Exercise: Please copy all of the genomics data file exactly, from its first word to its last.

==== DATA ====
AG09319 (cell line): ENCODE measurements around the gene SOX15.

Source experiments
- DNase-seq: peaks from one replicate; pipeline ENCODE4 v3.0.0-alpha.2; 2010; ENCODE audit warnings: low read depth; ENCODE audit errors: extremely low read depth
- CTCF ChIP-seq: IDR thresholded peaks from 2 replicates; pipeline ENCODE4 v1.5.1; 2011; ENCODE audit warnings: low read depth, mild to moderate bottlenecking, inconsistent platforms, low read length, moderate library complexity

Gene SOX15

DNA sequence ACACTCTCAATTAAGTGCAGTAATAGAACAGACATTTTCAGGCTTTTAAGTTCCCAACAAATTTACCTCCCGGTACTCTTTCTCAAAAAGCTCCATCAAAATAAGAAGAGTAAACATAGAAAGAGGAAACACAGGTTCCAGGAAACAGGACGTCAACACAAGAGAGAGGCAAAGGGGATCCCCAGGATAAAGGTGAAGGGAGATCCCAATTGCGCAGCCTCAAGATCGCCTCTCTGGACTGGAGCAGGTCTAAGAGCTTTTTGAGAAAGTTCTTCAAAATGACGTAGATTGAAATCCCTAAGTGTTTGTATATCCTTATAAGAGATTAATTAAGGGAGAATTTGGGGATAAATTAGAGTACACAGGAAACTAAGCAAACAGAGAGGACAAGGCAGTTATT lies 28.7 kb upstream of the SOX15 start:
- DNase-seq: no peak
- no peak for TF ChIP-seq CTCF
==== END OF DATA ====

AG09319 (cell line): ENCODE measurements around the gene SOX15.

Source experiments
- DNase-seq: peaks from one replicate; pipeline ENCODE4 v3.0.0-alpha.2; 2010; ENCODE audit warnings: low read depth; ENCODE audit errors: extremely low read depth
- CTCF ChIP-seq: IDR thresholded peaks from 2 replicates; pipeline ENCODE4 v1.5.1; 2011; ENCODE audit warnings: low read depth, mild to moderate bottlenecking, inconsistent platforms, low read length, moderate library complexity

Gene SOX15

DNA sequence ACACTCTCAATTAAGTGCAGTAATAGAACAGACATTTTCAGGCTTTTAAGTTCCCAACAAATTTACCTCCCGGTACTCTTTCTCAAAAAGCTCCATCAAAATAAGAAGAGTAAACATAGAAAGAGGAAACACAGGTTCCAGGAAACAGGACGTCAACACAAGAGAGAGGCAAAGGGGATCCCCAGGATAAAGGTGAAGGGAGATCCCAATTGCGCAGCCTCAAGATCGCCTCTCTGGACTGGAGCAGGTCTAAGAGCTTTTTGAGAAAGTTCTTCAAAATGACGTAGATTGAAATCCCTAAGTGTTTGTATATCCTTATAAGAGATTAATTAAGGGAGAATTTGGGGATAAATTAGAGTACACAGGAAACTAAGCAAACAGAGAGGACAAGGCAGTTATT lies 28.7 kb upstream of the SOX15 start:
- DNase-seq: no peak
- no peak for TF ChIP-seq CTCF